13 April 2023
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Pace of growth in headline US CPI declined sharply in March

By Daniel Richards

The pace of growth in headline US CPI declined sharply in March, recording a value of 5.0% y/y, down from 6% y/y in February. This leaves the headline figure at its lowest value since May 2021. The annual decline can in part be attributed to base effects with the latest figure being compared to March 2022, when energy prices rose sharply following the start of the conflict in Ukraine. On a monthly basis headline CPI rose 0.1%, slightly below expectations for a 0.2% m/m rise and below the February gain of 0.4% m/m. The extent of the slowdown in the pace of growth was however not mirrored in core CPI, underscoring the recent stickiness seen in this measure of inflation. The core CPI measure rose to 5.6% y/y in March from 5.5% y/y in February. On the month this measure rose 0.4%, down slightly from the 0.5% m/m growth recorded in February. There were some encouraging signs with shelter cost inflation rising at a slower pace of 0.6% m/m. Markets are still pricing in another 25bps hike at the Fed’s May meeting.  

Minutes from the March 22 FOMC meeting, at which the Fed elected to hike rates by a further 25bp to take the upper bound of the Fed funds rate to 5%, have been published. The meeting took place amongst widespread uncertainty about the possible fallout following the collapse of three US banks. The minutes acknowledge that several Fed officials had considered pausing rate hikes at the March meeting, over concerns about vulnerabilities in the banking sector, suggesting that a pause would allow the Fed to assess the state of play more accurately. The minutes highlight the committees ongoing concerns about stickiness in inflation measures and strong economic data, with some members suggesting that they would have voted for a 50bp hike, absent the banking sector turmoil. Ultimately all committee members were convinced that enough had been done to “calm conditions in the banking sector and lessen the near-term risks to economic activity and inflation”. The minutes also stressed that the recent banking sector turmoil would in of itself likely cause a tightening of credit conditions. The committee voted unanimously for a 25bp hike, despite staff projections for the first time showing a mild recession starting in 2023. 

India’s headline measure of CPI fell back in March, to 5.66%, just below the upper limit of the Reserve Bank of India’s target range of 2%- 6%. The slower pace of growth was driven by weaker food inflation and favourable base effects.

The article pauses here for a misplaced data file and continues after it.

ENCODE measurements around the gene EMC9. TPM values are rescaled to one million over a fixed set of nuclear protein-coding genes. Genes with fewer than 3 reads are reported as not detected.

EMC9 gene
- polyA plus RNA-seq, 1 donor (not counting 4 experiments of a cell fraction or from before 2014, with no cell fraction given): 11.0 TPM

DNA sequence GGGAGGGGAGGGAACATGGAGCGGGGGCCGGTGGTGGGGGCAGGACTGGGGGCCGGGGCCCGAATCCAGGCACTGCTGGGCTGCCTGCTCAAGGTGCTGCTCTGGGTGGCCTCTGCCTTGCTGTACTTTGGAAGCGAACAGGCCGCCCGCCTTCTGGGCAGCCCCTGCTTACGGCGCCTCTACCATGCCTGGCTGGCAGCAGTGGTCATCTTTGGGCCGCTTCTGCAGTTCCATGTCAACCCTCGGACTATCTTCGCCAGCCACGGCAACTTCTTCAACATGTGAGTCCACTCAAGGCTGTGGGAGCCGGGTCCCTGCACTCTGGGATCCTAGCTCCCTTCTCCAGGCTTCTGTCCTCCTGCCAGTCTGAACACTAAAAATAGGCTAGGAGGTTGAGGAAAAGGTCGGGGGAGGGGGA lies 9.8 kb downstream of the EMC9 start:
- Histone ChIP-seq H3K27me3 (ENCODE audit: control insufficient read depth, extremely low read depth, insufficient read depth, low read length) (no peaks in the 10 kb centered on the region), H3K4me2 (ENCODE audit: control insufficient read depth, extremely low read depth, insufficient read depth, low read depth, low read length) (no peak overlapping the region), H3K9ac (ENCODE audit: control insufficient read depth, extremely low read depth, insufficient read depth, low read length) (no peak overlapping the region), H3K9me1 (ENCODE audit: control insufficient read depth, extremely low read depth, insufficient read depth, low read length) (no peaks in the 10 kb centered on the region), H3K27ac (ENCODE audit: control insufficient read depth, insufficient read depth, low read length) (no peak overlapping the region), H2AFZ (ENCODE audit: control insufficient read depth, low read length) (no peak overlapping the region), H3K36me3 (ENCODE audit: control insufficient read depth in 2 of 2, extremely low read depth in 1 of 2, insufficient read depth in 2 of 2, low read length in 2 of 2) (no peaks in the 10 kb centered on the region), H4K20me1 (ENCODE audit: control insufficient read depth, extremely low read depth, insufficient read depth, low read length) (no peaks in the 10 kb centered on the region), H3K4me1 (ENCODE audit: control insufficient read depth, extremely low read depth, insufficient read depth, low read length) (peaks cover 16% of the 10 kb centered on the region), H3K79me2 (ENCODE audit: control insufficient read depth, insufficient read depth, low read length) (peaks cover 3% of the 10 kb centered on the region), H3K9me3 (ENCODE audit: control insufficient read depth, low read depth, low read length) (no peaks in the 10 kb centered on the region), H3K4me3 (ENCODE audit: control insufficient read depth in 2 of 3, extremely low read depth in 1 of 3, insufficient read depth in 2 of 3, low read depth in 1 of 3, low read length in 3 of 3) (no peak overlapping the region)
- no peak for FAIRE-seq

Today’s Economic Data and Events

  • 10:00 UK monthly GDP Feb. Forecast: 0.1% m/m
  • 10:00 UK industrial production Feb. Forecast: 0.2% m/m
  • 16:30 US Initial jobless claims w/e Apr 8. Forecast: 235K
  • 16:30 US continuing jobless claims w/e Apr 1. Forecast 1835K
  • 16:30 US PPI Mar. Forecast 0.0% m/m

Fixed Income

  • US Treasuries initially pulled higher in response to the US CPI print which showed headline inflation slowing to 5% y/y in March from 6% a month earlier. But the moves were relatively short-lived, with yields moving higher toward the end of the day though there was limited response to the release of the March FOMC minutes. Yields on the 2yr UST ultimately closed the day lower, down more than 6bps to 3.9578% while the 10yr yield dropped about 4bps on the day to 3.3906%.
  • European bonds dropped for a second day running with bund yields up almost 6bps at 2.362% while gilt yields added 3bps to 3.564%.


  • The slowdown in headline inflation in the US along with a drop in yields helped to push the dollar lower against peers overnight. EURUSD added 0.7% to close at 1.0992 while GBPUSD rose almost 0.5% to 1.2485. USDJPY also moved in favour of the yen, down 0.4% to 133.13.
  • Commodity currencies also strengthened with USDCAD moving lower by 0.2% to 1.3442 and AUDUSD adding 0.6% to 0.6691 while NZDUSD gained 0.4% to 0.6213.


  • After initially gaining on the back of the inflation figures, the release of the FOMC minutes, and the likelihood of another rate hike to come, appeared to be the key driver in US equity markets yesterday, as all three major benchmark indices closed lower. As would be expected, the especially interest rate-sensitive NASDAQ was the most affected as it lost 0.9% on the day. The S&P 500 closed down 0.4% while the Dow Jones dropped 0.1%.
  • There was more positivity earlier in the day in Europe where the CAC, the DAX, and the FTSE 100 added 0.1%, 0.3%, and 0.5% respectively. The composite STOXX 600 added 0.1%.
  • Locally, the ADX added 0.4% while the DFM gained 1.5%. Saudi Arabia’s Tadawul closed up 0.8%, while Egypt’s EGX30 dropped 1.6%.


  • WTI prices hit their highest levels in 2023 overnight with futures adding a bit more than 2% to close at USD 83.26/b. Brent also added about 2% to close at USD 87.33/b as markets benefitted from a general relief rally on the back of slower US inflation.
  • The head of the IEA cautioned that oil prices were likely to move above USD 85/b in the second half of the year as the OPEC+ cuts help to tighten market balances. Fatih Birol called the surprise cuts “a bad surprise” for the global economy.
  • Commercial crude inventories added 600k b/d last week though there was a draw at the Cushing pricing point. Gasoline stockpiles also showed a modest draw. US oil production ticked up modestly, adding 100k b/d to 12.3m b/d.

Written By

Daniel Richards Senior Economist

Edward Bell Head of Market Economics

Jeanne Walters Senior Economist

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